A saturated, dark-ruby colored, full-bodied wine with a velvety texture and round mouthfeel, oodles of blackberry aromas and oak flavor overtones with just a hint of spiciness, all with a persistent, memorable finish. The young, yet soft and elegant tannins make this wine approachable now but it will improve with time and can last another seven to ten years.”
Wow! What a wine!
This was the description from a newspaper columnist of a wine he had tasted at a winemaker-sponsored event. When interviewed by the columnist, the medal-winning winemaker spoke of “gentle phenolic extraction to retain all of the subtle flavors without extracting harsh tannins.” He went on to assert that punching the cap produced more delicate and balanced wines than pumping over because no harsh tannins are extracted.
What are phenolics? What is phenolic extraction? How is it affected by cap management techniques such as punching or pump-over? How does phenolic extraction relate — and translate — to such wine descriptors? What does this all mean?
Wine is a very complex beverage containing countless complex compounds. One of the most important groups of compounds in wines are phenolics, which are derived from phenol, and are responsible for structure and color in red wines. Tannin and anthocyanin are examples of major phenolics found in wine. Tannins are responsible for a wine’s structure and aging potential, and interact with anthocyanins (color pigments found in red grape skins) to provide color stability.
Emile Peynaud, the leading research enologist and teacher of modern winemaking, defines structure as follows: “Diverse flavors from acids, sugars, salts and phenolic substances … that blend into a form, a more or less harmonious volume which makes up structure. [These essential flavors] constitute the bricks and mortar of a wine, its framework, also sometimes described as its bone structure.”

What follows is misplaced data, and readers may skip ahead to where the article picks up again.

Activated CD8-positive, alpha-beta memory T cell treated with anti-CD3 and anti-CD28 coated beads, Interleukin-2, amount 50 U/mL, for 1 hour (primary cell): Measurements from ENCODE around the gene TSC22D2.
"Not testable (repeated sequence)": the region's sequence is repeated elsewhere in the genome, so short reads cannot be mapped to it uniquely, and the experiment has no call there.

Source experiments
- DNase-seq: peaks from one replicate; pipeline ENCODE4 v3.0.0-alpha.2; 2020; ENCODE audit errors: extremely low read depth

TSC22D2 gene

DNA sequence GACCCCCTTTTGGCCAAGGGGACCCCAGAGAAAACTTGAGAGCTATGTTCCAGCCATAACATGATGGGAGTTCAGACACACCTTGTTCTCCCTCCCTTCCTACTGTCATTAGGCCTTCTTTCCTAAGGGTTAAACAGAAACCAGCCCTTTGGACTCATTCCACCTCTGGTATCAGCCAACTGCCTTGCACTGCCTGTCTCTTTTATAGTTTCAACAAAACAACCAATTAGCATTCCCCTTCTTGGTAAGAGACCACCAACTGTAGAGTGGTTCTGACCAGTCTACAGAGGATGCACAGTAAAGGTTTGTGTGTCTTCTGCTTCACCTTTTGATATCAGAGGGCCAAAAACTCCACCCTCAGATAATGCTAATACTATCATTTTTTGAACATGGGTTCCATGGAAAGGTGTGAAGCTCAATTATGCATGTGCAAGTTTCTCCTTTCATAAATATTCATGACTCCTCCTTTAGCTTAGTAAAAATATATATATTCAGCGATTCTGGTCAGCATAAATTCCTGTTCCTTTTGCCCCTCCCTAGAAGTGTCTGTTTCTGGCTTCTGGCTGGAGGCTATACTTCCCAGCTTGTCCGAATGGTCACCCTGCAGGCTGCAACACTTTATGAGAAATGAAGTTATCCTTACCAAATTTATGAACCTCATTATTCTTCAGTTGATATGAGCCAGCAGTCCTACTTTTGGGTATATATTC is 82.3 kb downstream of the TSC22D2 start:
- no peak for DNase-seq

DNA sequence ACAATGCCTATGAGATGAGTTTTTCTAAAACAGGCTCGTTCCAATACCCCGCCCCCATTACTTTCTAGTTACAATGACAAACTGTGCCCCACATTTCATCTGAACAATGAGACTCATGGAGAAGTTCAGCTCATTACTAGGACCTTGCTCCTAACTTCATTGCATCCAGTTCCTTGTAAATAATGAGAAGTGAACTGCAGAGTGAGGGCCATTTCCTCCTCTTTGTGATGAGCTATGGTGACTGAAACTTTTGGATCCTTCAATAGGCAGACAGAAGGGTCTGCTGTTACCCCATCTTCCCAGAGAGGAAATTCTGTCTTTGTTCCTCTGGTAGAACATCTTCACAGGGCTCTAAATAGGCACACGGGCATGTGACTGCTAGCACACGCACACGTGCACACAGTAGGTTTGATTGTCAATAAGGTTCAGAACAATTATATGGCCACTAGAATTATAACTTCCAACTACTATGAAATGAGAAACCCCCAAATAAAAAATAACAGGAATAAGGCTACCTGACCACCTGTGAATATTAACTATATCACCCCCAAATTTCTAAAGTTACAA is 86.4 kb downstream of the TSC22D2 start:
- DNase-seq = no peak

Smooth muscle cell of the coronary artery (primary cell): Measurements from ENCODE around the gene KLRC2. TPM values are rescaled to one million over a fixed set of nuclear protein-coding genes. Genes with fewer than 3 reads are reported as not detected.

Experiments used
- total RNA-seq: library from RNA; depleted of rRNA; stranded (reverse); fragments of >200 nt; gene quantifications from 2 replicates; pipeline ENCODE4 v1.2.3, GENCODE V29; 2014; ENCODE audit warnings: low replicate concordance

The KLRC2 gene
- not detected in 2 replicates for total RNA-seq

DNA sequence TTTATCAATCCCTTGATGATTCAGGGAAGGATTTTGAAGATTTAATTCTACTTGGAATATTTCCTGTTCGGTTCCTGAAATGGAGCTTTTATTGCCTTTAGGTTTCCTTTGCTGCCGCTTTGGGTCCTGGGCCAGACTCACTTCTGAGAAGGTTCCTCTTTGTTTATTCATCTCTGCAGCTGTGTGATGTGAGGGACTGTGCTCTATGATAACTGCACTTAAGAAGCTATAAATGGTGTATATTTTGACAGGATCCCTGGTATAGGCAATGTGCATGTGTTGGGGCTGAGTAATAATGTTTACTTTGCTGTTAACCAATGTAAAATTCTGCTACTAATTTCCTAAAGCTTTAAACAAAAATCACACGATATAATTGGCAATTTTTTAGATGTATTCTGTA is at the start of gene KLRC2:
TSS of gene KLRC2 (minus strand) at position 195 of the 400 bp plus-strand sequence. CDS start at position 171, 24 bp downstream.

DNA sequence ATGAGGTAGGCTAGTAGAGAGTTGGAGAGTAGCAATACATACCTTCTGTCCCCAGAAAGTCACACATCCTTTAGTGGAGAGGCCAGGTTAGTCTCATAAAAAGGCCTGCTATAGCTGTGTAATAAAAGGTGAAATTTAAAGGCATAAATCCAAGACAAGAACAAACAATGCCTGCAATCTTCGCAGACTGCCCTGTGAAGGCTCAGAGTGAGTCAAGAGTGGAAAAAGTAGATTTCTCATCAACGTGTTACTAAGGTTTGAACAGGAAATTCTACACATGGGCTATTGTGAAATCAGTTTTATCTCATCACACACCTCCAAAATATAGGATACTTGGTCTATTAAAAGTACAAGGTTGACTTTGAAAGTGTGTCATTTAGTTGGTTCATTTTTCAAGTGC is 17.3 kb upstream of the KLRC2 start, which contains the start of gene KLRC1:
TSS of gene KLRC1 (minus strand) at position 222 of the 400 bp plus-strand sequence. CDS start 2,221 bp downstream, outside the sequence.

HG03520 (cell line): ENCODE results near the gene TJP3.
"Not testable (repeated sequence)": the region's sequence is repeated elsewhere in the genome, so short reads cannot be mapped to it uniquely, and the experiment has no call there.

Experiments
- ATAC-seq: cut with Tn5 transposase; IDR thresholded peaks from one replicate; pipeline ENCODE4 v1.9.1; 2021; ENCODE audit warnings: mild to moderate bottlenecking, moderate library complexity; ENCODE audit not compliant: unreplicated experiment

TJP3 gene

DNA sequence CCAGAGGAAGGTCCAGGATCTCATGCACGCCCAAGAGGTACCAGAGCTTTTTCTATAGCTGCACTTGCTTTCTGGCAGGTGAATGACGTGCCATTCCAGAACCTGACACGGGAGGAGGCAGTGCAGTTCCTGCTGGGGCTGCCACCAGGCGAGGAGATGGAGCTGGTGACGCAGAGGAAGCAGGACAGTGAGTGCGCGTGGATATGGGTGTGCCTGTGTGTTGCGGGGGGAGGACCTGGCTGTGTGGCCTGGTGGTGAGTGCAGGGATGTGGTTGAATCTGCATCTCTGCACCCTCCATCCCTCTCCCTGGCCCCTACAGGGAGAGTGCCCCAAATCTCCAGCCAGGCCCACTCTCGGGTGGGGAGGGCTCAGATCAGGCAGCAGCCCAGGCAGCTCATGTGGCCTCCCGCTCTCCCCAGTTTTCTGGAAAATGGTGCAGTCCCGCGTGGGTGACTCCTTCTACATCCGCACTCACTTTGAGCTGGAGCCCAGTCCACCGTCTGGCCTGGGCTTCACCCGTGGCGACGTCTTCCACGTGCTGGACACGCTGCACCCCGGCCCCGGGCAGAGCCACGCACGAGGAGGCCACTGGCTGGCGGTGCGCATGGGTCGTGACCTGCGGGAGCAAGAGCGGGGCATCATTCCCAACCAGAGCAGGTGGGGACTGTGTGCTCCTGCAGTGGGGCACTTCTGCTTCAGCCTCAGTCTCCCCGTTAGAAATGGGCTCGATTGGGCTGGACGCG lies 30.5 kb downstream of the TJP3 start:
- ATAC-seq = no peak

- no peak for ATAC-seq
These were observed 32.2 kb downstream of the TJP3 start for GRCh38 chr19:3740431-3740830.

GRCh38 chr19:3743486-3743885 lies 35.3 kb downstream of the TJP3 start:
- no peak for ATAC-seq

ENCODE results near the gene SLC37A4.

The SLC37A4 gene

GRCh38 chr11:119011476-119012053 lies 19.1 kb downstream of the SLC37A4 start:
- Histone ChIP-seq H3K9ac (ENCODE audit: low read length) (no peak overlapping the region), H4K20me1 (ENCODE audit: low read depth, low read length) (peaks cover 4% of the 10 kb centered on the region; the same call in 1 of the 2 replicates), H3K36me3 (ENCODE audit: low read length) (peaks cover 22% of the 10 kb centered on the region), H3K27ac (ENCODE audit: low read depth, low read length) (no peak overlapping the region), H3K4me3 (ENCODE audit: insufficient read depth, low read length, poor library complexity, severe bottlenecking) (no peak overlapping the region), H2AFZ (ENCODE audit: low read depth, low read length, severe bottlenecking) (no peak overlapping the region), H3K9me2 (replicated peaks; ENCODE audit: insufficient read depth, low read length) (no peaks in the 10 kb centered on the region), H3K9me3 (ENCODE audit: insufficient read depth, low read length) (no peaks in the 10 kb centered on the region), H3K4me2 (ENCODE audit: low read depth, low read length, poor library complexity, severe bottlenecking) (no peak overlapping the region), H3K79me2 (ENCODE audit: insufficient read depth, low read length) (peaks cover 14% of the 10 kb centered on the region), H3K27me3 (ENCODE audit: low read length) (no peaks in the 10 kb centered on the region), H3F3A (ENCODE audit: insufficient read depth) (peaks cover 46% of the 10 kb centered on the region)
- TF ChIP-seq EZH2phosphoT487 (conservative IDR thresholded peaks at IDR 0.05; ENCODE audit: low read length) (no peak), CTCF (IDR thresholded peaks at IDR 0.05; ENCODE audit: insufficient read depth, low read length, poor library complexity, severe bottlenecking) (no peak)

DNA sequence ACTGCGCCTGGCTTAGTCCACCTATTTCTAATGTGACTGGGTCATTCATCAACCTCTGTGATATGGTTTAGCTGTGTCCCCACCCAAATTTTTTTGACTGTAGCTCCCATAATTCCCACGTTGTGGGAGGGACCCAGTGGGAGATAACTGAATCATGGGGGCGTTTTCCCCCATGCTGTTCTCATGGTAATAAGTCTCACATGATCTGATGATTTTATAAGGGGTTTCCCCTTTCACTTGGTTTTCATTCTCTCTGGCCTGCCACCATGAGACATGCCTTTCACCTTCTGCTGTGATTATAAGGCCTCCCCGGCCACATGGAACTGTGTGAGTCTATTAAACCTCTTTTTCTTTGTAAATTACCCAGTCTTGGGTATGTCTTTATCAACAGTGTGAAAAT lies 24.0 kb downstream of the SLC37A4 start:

The chemistry of phenolics is complex, but their role in winemaking is well understood, and the application of phenolic extraction in home winemaking enables the crafting of many different styles of wine. This is where the science of winemaking intersects with the art of enology. The same batch of grapes can be crafted into many different styles of wine, all under the winemaker’s control. Let’s examine how.
Phenolics, often referred to as polyphenolics, polyphenols or simply phenols (the chemical name is hydroxy-benzene, which is essentially benzene synthesized by the vine), are compounds including many natural color pigments, such as the anthocyanins of fruit and dark-skinned grapes, most natural vegetable tannins such as occur in grapes, and many flavor compounds (Robinson, 1994).
Grapes are rich in total phenolic content, of which more than half are extracted during winemaking. Phenolic concentration varies greatly between grape varieties as it is determined by such factors as form and structure of grapes, climate and vintage quality (e.g. extent of sun exposure), microclimate (e.g. soil type, drainage efficiency), and harvesting practices. Roughly two-thirds of grape phenolics are found in seeds, up to one-third in the skins, while only a small percentage are found in the juice and pulp. Dark-skinned grapes have a much higher phenolic concentration than white grape varieties and therefore, in general, red wines have a significantly higher phenolic concentration than white wines.